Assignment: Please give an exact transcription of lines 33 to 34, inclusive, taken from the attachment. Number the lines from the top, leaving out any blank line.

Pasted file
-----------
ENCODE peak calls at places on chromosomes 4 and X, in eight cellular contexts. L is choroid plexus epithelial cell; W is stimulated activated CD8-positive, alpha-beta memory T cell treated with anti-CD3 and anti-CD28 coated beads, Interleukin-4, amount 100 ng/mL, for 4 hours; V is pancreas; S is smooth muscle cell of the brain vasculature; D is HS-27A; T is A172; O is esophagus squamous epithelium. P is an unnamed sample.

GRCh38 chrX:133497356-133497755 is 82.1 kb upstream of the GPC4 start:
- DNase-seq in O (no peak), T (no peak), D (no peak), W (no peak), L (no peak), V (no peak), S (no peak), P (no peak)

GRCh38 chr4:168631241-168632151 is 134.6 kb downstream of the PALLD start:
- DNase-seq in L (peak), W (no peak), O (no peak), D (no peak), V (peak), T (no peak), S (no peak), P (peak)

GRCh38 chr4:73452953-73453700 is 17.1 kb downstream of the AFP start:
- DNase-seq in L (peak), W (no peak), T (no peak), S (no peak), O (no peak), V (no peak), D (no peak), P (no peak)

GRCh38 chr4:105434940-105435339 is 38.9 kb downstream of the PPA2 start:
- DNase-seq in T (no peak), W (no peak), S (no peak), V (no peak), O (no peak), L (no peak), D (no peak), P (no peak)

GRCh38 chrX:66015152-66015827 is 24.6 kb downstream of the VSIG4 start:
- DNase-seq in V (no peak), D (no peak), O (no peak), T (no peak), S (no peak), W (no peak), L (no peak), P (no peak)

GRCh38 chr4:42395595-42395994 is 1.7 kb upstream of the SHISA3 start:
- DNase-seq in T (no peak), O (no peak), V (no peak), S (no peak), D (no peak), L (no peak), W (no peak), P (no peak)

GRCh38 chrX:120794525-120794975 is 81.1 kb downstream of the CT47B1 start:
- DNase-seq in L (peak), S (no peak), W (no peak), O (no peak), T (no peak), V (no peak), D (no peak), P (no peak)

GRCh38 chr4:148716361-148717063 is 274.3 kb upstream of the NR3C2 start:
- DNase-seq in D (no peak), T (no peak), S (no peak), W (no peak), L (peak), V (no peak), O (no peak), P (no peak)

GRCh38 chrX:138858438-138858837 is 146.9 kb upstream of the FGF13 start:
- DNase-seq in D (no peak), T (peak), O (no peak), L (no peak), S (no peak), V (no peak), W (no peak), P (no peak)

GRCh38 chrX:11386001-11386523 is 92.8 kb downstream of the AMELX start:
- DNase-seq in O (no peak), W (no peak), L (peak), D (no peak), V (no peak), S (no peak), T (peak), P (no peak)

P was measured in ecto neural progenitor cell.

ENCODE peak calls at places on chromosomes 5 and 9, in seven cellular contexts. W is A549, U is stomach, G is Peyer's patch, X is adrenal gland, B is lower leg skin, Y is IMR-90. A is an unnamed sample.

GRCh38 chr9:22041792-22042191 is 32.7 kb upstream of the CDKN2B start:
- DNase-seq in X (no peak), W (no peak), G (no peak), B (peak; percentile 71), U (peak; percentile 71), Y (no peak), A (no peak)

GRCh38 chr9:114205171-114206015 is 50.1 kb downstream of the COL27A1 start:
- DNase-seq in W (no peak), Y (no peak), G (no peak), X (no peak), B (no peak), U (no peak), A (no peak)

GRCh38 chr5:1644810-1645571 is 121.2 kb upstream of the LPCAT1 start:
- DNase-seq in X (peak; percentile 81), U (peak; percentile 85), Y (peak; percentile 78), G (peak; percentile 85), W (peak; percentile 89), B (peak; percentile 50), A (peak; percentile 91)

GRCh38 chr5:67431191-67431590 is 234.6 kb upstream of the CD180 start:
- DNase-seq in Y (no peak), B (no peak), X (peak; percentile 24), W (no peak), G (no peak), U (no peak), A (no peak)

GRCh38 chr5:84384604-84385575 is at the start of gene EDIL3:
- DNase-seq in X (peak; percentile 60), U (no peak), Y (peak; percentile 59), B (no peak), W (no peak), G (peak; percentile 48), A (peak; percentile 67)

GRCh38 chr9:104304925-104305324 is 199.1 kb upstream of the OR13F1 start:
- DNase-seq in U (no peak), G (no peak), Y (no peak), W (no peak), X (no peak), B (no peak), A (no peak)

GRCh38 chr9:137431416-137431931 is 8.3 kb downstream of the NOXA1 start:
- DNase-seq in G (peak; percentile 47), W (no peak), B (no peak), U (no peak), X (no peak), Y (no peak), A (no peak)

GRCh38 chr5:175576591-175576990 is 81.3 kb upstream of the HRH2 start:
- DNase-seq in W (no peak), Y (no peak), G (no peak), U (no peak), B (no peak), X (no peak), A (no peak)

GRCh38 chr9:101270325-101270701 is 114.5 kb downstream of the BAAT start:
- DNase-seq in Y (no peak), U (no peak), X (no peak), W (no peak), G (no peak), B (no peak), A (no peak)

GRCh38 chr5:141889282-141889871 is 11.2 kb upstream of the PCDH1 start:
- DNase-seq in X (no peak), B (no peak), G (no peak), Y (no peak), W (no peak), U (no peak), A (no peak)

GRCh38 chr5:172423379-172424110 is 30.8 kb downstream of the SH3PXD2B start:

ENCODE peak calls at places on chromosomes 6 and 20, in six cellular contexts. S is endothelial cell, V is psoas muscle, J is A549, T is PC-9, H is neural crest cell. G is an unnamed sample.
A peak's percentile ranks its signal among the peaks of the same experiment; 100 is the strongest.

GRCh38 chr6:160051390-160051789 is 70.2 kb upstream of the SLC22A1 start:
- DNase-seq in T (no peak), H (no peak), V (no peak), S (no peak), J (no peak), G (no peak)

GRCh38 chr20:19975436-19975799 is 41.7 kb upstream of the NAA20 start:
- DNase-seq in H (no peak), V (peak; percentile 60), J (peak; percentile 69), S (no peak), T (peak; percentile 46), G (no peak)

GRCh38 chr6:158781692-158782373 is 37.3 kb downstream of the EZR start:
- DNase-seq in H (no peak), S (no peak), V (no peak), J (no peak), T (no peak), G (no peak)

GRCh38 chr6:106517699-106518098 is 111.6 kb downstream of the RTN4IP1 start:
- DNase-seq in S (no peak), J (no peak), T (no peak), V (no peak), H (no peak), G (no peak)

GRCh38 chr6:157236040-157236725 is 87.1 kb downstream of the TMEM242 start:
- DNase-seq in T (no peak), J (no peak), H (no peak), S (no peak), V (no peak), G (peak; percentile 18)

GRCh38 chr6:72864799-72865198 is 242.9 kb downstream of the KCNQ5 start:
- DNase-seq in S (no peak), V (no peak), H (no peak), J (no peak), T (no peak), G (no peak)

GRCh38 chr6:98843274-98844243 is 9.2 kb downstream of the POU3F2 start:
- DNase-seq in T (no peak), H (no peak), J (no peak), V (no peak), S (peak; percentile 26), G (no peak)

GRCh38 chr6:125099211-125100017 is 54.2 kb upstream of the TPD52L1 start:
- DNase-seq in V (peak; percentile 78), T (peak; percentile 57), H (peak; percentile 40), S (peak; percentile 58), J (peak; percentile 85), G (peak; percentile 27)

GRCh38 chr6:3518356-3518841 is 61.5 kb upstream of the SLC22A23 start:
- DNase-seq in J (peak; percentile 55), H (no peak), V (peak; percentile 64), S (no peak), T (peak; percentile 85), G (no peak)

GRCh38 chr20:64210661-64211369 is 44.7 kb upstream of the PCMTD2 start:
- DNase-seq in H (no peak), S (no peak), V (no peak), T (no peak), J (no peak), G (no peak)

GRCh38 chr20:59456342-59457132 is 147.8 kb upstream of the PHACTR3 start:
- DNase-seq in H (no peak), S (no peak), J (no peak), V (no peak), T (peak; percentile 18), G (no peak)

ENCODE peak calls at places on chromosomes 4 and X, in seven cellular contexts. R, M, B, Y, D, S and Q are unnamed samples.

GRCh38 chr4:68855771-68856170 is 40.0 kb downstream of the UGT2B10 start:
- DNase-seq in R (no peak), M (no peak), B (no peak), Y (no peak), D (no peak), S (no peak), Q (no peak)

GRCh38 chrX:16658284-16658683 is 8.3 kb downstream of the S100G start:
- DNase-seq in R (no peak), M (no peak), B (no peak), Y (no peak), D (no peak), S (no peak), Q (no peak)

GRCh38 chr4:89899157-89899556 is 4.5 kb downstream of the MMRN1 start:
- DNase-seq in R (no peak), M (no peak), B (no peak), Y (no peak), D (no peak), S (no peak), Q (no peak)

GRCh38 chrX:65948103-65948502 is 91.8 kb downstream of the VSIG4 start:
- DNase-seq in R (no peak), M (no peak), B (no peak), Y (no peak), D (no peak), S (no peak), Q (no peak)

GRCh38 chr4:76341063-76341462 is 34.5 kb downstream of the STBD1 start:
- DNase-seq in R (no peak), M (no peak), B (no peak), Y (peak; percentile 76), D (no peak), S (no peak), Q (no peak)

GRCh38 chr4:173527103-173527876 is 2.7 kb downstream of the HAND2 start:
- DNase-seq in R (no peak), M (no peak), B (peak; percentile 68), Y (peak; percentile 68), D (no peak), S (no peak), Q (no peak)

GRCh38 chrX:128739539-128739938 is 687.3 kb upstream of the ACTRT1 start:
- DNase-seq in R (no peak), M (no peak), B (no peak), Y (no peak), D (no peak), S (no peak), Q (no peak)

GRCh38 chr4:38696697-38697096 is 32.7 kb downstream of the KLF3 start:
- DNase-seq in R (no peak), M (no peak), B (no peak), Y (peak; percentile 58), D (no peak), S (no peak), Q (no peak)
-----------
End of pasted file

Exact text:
- DNase-seq in X (peak; percentile 60), U (no peak), Y (peak; percentile 59), B (no peak), W (no peak), G (peak; percentile 48), A (peak; percentile 67)

GRCh38 chr9:104304925-104305324 is 199.1 kb upstream of the OR13F1 start: